Audience: You don’t collect this information in real-time then?
Answer: It’s not collected in a data file anywhere, no. It’s difficult. We do analyze ridership data, post it after being collected. But not real-time.
Audience Question: Do all your buses have passenger counters?
Answer: They do. But the data is coming off of the bus, but remeber they don’t collect it real-time. They collect the running time data real-time which is what goes NexTrip and gives you that data. But the ridership info really has to be cleaned up. When that data comes in (due to the way it’s transmitted), some things are partial or there’s other transmission issues, or the bus has had some malfunction. So it has to be totally cleaned and matched up to what you think it was supposed to be. Sometimes a trip has 80 people get on and 40 get off. Well, that’s not going to work. So you clean that data and then you post data collection create reports. So it’s not real-time. It’s the weakest thing to collect – it’s the hardest.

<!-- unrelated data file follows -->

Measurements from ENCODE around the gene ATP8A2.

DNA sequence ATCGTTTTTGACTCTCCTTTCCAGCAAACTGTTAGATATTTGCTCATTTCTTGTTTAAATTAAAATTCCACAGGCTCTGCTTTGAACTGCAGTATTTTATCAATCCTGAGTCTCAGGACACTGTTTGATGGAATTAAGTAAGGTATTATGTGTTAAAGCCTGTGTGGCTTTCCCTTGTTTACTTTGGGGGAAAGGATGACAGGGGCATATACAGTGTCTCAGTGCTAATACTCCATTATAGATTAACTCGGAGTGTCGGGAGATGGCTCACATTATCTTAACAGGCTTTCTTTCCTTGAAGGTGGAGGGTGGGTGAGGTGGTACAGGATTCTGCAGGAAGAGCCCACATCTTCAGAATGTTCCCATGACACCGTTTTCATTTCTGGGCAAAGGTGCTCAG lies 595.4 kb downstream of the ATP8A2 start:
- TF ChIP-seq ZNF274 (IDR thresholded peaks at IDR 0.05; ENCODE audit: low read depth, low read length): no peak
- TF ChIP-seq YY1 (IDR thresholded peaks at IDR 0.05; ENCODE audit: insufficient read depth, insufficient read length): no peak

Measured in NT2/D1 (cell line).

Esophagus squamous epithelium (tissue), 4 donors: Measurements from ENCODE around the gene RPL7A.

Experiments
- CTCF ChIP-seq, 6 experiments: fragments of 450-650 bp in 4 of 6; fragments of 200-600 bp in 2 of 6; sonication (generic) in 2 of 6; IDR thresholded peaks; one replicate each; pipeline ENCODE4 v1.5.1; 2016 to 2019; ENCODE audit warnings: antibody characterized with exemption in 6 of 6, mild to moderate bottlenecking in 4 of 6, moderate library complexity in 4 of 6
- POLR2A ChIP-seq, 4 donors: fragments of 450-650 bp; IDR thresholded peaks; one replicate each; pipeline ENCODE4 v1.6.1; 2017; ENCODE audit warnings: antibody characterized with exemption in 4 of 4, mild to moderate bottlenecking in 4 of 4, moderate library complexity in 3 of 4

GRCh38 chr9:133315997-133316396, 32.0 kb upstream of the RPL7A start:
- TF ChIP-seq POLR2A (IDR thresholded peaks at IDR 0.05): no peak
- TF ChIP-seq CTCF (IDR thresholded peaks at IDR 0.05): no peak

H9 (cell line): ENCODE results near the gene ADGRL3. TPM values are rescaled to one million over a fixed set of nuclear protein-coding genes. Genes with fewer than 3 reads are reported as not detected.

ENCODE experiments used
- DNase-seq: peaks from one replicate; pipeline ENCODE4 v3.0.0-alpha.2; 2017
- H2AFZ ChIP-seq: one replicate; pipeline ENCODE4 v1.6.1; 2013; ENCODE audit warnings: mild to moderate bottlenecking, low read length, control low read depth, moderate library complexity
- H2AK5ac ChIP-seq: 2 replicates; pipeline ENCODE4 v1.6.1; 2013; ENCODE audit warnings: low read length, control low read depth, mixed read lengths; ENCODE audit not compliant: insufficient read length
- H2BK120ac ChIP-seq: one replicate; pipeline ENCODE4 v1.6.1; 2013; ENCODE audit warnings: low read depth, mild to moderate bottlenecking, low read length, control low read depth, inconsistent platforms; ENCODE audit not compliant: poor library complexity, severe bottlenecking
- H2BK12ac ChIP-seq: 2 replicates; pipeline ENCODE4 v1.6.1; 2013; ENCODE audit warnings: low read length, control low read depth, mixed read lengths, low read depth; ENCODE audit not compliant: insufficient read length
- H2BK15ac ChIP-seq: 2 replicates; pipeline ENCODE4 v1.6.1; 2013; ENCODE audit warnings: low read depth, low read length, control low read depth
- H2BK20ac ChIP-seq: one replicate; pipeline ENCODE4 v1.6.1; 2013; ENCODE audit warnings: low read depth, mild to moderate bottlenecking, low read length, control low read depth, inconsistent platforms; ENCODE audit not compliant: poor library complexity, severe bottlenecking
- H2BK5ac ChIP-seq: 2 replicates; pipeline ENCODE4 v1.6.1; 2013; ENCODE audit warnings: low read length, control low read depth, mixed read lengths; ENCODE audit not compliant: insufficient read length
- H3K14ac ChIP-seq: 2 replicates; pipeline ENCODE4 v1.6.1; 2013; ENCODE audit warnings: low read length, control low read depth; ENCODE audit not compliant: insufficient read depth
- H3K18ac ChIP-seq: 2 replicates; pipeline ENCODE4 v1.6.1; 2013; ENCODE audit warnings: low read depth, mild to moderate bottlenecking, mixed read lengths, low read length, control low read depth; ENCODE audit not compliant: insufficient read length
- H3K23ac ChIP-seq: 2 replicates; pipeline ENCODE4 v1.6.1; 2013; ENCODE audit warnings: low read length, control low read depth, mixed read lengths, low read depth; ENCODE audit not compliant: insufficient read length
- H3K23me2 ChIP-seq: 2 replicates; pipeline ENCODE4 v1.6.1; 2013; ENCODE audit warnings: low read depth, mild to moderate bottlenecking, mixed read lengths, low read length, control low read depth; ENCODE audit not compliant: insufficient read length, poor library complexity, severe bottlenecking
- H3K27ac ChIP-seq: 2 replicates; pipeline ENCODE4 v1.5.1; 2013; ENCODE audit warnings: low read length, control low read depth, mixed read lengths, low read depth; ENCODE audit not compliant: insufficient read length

Audience: Is real-time malfunction information available?
Answer: There is a dispatch center that does nothing but track everything that’s going on out on the road with all the buses. And there are codes that come up and they become aware. Or the driver’s send in the information.
Audience Question: How do you predict the arrival time of a broken down bus?
Answer: Unfortunately, we don’t at this time.
Audience Question: Do you provide a warning?
Answer: Not a warning. We do have health monitoring systems on our fleet. What we found is our maintenance has to be extremely proactive in addressing all of the health monitoring things that we manage. And as a consequence we don’t have enough staff. I mean, we’re dealing with air conditioners that are breaking, engines that are blowing up. Not, you know, your oil levels and things like that. So it’s not something that’s actually readily used. So I don’t think it’d be of much use to the average person. It’s just not really useful.